Twoflower

    Member
    UK, English
    I would say that "whoa" is used in the UK, both as a self-conscious Americanism as Matching Mole suggests, and in contexts such as Copyright suggests, where the "Halt!" meaning is obviously retained, even if the halting itself is figurative.
     

    Packard

    Senior Member
    USA, English
    I think its meaning is governed by the tone of voice.

    The word "Oh" can be substituted if you use the right tone of voice for a whole panoply of words.

    "Whoa" could, with the right tone of voice mean:

    • What does that mean?
    • Stop!
    • She's hot!
    • Nice car!
    • etc.
    "Whoa" is a simple interjection; it is the tone of voice that controls the meaning. In writing it is more difficult, but can be expressed with an added phrase.

    "Whoa!" he said in admiration of the bright red Ferrari 599 GT.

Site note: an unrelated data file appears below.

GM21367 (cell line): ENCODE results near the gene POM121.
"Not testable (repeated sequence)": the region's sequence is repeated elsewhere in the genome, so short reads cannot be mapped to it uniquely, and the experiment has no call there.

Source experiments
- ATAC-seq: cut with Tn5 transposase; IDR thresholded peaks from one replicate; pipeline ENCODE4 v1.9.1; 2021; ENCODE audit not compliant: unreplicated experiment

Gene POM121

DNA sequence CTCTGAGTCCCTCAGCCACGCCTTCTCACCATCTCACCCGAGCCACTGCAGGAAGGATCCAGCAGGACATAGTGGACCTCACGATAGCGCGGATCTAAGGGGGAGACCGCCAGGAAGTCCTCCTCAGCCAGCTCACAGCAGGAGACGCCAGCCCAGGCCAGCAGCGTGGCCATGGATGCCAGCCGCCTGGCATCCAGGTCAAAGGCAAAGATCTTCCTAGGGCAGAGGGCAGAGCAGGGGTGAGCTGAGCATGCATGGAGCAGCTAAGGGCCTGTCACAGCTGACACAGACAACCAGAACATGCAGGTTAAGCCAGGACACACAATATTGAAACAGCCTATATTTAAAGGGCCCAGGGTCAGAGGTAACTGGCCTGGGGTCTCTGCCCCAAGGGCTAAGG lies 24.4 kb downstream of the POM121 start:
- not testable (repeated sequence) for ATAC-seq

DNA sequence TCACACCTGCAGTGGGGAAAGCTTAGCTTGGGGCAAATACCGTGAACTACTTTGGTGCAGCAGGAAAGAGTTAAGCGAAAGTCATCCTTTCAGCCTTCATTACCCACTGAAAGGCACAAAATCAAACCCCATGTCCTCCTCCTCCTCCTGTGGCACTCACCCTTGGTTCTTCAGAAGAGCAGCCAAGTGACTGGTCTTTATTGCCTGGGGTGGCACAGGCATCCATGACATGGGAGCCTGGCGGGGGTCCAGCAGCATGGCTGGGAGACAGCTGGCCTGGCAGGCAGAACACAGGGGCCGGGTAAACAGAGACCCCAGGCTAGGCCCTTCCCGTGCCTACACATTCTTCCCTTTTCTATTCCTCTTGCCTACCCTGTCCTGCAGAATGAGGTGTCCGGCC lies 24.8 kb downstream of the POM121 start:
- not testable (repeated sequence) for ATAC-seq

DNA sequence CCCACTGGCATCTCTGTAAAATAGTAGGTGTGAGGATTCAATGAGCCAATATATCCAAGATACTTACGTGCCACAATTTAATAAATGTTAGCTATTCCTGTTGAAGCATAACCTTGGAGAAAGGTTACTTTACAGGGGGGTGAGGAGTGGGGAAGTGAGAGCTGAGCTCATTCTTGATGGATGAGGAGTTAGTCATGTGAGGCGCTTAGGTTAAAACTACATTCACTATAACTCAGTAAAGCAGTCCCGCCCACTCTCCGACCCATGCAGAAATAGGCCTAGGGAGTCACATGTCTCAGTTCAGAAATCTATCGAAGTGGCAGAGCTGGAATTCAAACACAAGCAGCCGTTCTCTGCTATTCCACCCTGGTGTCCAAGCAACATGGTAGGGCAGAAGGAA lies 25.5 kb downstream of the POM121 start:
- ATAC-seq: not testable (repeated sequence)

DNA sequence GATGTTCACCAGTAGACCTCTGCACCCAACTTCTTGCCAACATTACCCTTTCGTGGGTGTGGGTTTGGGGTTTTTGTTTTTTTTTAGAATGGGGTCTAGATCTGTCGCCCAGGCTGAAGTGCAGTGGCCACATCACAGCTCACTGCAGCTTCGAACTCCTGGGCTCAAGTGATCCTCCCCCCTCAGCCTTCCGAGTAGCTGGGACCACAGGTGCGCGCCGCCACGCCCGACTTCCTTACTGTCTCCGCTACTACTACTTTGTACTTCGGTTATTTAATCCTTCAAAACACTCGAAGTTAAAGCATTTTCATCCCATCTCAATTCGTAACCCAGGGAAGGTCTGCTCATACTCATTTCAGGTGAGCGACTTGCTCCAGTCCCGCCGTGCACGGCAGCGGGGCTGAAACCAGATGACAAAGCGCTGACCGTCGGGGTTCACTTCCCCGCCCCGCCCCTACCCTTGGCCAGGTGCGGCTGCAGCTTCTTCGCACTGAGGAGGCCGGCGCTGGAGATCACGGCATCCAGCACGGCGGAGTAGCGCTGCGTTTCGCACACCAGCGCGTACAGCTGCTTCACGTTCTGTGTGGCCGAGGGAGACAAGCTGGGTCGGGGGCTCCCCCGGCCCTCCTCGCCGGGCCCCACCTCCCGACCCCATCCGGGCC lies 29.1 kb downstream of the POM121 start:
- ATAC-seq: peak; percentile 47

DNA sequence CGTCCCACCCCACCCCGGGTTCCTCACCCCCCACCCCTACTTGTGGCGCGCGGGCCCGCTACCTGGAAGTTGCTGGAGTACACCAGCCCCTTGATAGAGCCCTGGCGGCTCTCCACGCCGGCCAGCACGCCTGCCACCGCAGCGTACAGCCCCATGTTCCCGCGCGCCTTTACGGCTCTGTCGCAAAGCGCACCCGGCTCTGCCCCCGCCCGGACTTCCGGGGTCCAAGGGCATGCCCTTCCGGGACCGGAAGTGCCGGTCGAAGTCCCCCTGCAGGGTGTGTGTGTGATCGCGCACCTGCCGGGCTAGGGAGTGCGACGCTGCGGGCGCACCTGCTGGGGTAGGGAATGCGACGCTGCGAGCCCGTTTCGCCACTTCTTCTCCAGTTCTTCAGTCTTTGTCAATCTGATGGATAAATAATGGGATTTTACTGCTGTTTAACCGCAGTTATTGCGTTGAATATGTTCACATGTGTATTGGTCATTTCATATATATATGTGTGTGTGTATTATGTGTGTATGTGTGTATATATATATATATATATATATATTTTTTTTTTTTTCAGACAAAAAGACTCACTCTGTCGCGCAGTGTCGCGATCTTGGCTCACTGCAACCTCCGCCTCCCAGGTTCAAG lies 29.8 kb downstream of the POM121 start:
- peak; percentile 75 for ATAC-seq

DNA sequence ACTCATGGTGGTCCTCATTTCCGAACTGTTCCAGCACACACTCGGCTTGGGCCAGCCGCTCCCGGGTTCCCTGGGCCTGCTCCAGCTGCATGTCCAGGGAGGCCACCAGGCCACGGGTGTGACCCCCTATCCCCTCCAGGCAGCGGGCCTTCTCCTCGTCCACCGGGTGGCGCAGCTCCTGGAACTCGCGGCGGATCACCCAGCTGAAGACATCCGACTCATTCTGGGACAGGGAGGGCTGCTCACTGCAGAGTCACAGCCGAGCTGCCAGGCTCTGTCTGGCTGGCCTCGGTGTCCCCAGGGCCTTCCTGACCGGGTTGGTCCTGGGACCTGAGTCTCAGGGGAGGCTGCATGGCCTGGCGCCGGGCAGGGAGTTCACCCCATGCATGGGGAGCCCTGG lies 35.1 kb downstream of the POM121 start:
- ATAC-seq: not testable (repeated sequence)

sibu

    Senior Member
    I think its meaning is governed by the tone of voice.

    The word "Oh" can be substituted if you use the right tone of voice for a whole panoply of words.

    "Whoa" could, with the right tone of voice mean:

    • What does that mean?
    • Stop!
    • She's hot!
    • Nice car!
    • etc.
    "Whoa" is a simple interjection; it is the tone of voice that controls the meaning. In writing it is more difficult, but can be expressed with an added phrase.

    "Whoa!" he said in admiration of the bright red Ferrari 599 GT.
    Could we sum up the difference between "Wow!" and "Whoa!" as the first only expressing positive surprise and the second expressing either positive or negative amazement?